It is never too late to start healthy eating habits, and that’s why Valley of the Sun United Way partnered with the Pascua Yaqui Tribe to engage Guadalupe community members in a cooking class on June 21st.
The Guadalupe Task Force wanted to engage the community in learning about proper eating habits along with nutritional values of foods and how to determine what everyone should be putting in their bodies to fuel them all day.
Diabetes is at the forefront of the community’s concerns and by informing them on what the body needs on a day-to-day basis to maintain a healthy lifestyle, the community leaders hope to bring a new outlook and lifestyle to all ages.
The event had ASU alumni, Lynne Lane, who is trained under the T3 Program with Partnership with Native Americans, present and give insight into the simple and maintainable guide to healthy eating called My Plate, as well as the T3 program. My Plate is an eating guide implemented by former first lady Michelle Obama, to simplify the food pyramid guide to an elementary example of the portions that should be distributed on the plate for every meal.
My Plate has divided sections on a 9 inch plate that state the size and type of nutrition that should be in each section, including grains, fruits, vegetables, protein, and dairy. T3 teaches participants about local Native American ancestral foods and receive hands on training on how to prepare a variety of Native American dishes, use specific vegetables for cooking, knife skills, as well as cooking and tasting a variety of healthy dishes.
The class also received a nutrition sheet that explains how to properly read nutrition labels, such as the amount of sugar in the food or drink. One of the easiest ways to reduce sugar intake is to supplement a sugary drink with water. They also received a calorie guide in relation to the amount of exercise they take part in daily. Take a look at the shocking sugar amounts in common foods and drinks, as well as how to detect sugar on nutrition labels. This also came with a lesson on using foods grown in their local community garden for different and creative types of meals.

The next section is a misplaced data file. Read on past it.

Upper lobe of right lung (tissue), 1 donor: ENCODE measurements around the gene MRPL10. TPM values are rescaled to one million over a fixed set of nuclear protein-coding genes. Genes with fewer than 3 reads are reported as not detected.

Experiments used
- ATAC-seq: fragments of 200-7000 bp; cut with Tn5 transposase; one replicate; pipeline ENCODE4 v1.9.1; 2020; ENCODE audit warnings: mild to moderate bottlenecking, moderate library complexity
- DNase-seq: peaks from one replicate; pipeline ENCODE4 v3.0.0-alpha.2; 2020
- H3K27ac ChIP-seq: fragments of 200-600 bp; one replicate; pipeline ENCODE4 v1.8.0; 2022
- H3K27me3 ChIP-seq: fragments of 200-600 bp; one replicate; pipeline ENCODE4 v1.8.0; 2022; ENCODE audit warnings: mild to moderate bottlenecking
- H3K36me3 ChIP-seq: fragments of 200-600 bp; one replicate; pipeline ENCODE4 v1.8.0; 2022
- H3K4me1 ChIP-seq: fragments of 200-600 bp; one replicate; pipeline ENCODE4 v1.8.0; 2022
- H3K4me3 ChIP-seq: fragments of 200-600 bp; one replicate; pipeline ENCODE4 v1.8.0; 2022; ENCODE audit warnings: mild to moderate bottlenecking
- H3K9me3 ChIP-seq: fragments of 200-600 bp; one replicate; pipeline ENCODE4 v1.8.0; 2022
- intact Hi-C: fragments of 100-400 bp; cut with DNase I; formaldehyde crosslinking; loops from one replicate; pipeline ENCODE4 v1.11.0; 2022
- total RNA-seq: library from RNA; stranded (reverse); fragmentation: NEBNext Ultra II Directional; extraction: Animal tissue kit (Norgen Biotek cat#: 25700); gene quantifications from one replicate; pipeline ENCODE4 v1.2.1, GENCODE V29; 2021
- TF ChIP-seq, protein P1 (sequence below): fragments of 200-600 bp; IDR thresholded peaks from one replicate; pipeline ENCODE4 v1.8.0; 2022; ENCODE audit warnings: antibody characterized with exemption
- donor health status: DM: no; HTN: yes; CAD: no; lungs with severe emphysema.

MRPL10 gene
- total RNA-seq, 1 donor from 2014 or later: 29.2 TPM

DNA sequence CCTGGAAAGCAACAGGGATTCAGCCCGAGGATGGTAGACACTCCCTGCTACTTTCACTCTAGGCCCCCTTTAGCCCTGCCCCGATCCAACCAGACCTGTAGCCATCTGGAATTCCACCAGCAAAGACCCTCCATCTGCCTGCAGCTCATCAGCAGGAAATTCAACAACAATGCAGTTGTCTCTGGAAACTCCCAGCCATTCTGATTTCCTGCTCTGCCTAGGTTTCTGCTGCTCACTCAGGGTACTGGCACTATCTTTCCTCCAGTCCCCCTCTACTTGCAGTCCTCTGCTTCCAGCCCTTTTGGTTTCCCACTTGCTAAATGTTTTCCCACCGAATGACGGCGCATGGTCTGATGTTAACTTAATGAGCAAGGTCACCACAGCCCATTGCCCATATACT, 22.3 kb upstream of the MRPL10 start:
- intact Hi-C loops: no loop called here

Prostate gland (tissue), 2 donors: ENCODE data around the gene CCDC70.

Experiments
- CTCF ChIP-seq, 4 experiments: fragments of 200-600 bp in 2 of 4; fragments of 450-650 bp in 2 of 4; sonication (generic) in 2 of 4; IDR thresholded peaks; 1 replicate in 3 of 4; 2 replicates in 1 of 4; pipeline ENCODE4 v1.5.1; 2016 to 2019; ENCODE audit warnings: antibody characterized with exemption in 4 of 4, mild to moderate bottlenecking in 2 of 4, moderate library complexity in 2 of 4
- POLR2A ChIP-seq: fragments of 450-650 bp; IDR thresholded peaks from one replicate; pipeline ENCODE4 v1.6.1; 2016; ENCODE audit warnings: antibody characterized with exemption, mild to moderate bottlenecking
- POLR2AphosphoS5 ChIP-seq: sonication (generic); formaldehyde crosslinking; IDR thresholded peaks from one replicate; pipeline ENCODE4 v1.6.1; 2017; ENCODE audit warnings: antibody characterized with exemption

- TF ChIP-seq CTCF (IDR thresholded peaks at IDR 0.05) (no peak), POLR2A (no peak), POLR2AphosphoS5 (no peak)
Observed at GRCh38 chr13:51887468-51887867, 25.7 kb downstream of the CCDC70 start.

The partnership of the Guadalupe Task Force and United Way has evaluated the community needs and United Way was then able to provide guidance and tools to pull outside influencers together to bring advice and instruments to the Guadalupe community in order to bring more nutritious and cultural foods back to the people.
The Guadalupe cooking class will have more installments to come!
When: August 2nd at 6 PM
Where: Itom Hiapsi Tribal Complex Building.
The class is free of charge for any community member who would like to attend and revitalize their minds and stomachs with proper nutrition and replenish the cycle of healthy eating. For more information or questions contact Vanessa Bustos, the Prevention Coordinator at Pascua Yaqui Tribe, at email@example.com or 480-737-4670.